Interventions in the Management of Urban Solid Waste

Ramachandra T.V.1,2,3,*             Shwetmala1,2             Chanakya H.N.1
1 Energy and Wetlands Research Group, Centre for Ecological Sciences [CES], 2 Centre for Sustainable Technologies (astra),
3 Centre for infrastructure, Sustainable Transportation and Urban Planning [CiSTUP], Indian Institute of Science, Bangalore – 560012, India.
*Corresponding author:
Current MSWM practices in India

The functional elements of waste management are: storage, segregation, collection, transportation, treatment and disposal. Presently, most of the metropolitan cities MSWM system includes all the elements of waste management where as majority of small cities and towns MSWM system comprises only four activities collection, storage, transportation and disposal (Sharholy et al., 2008, Ramachandra, 2009; 2011).

  • Waste storage: Storage of waste means the temporary containment of waste, at house level or at community levels. At household level, old plastic buckets, plastic bins and metal bins are used for storing waste and at community level, wastes are stored in masonry bins, cylindrical concrete bins, metallic and plastic containers (Joseph, 2002; Kumar et al., 2009). Stored wastes are collected and transported to the transfer station or processing site at regular intervals.
  • Waste segregation: Waste segregation is to segregate the waste into different categories like; wet or organic waste and dry or inorganic waste. In the conventional method, partial segregation of news paper, milk pouches, etc are happening at house level, but rest get mixed up during waste storage. In few places with the active participation of NGO and community, segregation at source/ at house level is in place (Pattnaik and Reddy, 2009; Ramachandra, 2009). However, it is still at very preliminary stage. Informal recycling sector play an important role in waste segregation and waste management (Sudhir et al., 1996).
  • Waste collection: Waste collection is the removal of waste from houses and all commercial places to collection site from where it will go for further treatment or disposal. Its efficiency is a function of two major factors; manpower and transport capacity (Gupta et al., 1998). Community bin and DtD collection are the collection systems which are prevalent in India (Kumar et al., 2009; Kumar and Goel, 2009; Pattnaik and Reddy, 2009; Ramachandra, 2009). Indian cities are shifting from community bin collection to DtD collection to improvise the existing waste management system. Most of the cities are either fully or partially covered with DtD collection (Kumar et al., 2009). In Kolkata DtD collection facility is only limited to 60 - 61% in present collection system (Chattopadhyay et al., 2009; Hazra and Goel, 2009), where as in Bangalore it has reached up to 94 - 100% of total waste collected from residential area (Ramachandra and Bachamanda, 2007; Kumar et al., 2009).
  • Waste transportation: Waste transportation of the stored waste to final processing sites or disposal sites at regular intervals is essential to avoid bin overflow and littering on road. Usually light and covered vehicles with carry capacity of around 5 tons per trip are used for transportation of wastes (Rajabapaiah, 1988, Ramachandra, 2009). In small towns bullock carts, tractor-trailers, tricycles etc. are mainly used for transportation (Sharholy et al., 2008).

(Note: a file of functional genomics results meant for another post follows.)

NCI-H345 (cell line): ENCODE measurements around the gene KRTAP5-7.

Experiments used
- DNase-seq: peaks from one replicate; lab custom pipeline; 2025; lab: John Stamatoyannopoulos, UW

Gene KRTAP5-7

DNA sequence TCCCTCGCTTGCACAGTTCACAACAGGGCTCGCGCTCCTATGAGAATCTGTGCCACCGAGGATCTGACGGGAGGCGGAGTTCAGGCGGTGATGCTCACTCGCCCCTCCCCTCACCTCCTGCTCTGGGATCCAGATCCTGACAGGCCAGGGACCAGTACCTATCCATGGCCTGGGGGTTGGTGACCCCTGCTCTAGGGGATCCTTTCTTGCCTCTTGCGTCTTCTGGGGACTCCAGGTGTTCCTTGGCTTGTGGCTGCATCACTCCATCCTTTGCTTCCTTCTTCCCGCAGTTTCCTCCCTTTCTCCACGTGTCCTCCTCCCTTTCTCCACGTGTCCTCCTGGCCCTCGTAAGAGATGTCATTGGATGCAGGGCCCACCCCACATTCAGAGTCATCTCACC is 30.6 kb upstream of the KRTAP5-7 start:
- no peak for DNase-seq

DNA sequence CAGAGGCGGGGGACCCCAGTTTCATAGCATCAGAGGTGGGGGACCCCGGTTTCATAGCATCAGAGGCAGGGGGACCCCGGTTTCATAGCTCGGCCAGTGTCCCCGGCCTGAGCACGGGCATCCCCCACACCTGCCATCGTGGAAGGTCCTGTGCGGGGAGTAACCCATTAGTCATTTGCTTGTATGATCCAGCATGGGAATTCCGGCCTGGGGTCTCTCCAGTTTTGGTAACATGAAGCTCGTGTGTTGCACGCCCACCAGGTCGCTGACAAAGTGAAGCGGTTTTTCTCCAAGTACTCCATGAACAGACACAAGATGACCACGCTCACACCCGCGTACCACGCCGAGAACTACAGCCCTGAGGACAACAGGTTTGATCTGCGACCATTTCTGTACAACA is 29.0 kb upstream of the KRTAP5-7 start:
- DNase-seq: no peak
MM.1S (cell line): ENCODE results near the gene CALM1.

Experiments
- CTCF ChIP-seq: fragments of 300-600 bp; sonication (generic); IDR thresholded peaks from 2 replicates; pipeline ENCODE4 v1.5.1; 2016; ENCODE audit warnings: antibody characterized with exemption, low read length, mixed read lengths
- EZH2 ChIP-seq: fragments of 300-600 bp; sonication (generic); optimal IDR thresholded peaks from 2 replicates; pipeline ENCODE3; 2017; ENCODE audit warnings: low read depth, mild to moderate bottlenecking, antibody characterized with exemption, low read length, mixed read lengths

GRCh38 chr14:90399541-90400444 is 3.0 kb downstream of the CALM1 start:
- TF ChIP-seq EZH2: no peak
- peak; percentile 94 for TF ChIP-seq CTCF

• Waste treatment and recovery: The method adopted for treatment of organic waste is either composting or biomethanation. Composting through aerobic treatment produces stable product- compost which is used as manure or as soil conditioner. In metropolitan cities, compost plants are underutilized due to various reasons, most important reasons are unsegregated waste and production of poor quality of compost resulting in reduced demand from end users (Kumar et al., 2009, Chattopadhyay et al., 2009, Ramachandra, 2011). Vermi-composting is also practiced at few places. Biomethanation through microbial action under anaerobic conditions produces methane rich biogas. It is feasible when waste contains high moisture and high organic content (Chanakya et al., 2007; Kumar and Goel, 2009). Recyclable waste which can be transformed into new product like plastic, rubber, glass, metal and others are collected separately and auctioned by recycling industries (Agarwal et al., 2005).
  • Waste disposal: Waste disposal is the final stage of waste management. As in urban area, uncontrolled and unscientific disposal of all the categories of waste including organic waste has lead to the environmental problems such as contamination of land, water and air. In larger towns or cities the availability of land for waste disposal is very limited (Gupta et al., 1998; Mor et al., 2006; Ramachandra, 2009). In many places, a major fraction of urban wastes are directly disposed in low lying area or in hilly area at city outskirts (Lakshmikantha, 2006; Talyan et al., 2008; Chattopadhyay, 2009). In this backdrop, MSW rule 2000, GOI (Government of India) was introduced to regulate all components of waste management. Landfilling or disposal is restricted to non-biodegradable, inert waste and other wastes that are not suitable either for recycling or for biological processing as per MSW rule, 2000.
BACK   «   TOP   »   NEXT
Citation : Ramachandra. T.V., Shwetmala and Chanakya H.N., 2012. Interventions in the Management of Urban Solid Waste., International Journal of Environmental Sciences, Vol 1 (3), Pages 259–267.
* Corresponding Author :
Dr. T.V. Ramachandra
Energy & Wetlands Research Group, Centre for Ecological Sciences, Indian Institute of Science, Bangalore – 560 012, India.
Tel : +91-80-2293 3099/2293 3503 [extn - 107],      Fax : 91-80-23601428 / 23600085 / 23600683 [CES-TVR]
E-mail :,,     Web :,
E-mail    |    Sahyadri    |    ENVIS    |    GRASS    |    Energy    |      CES      |      CST      |    CiSTUP    |      IISc      |    E-mail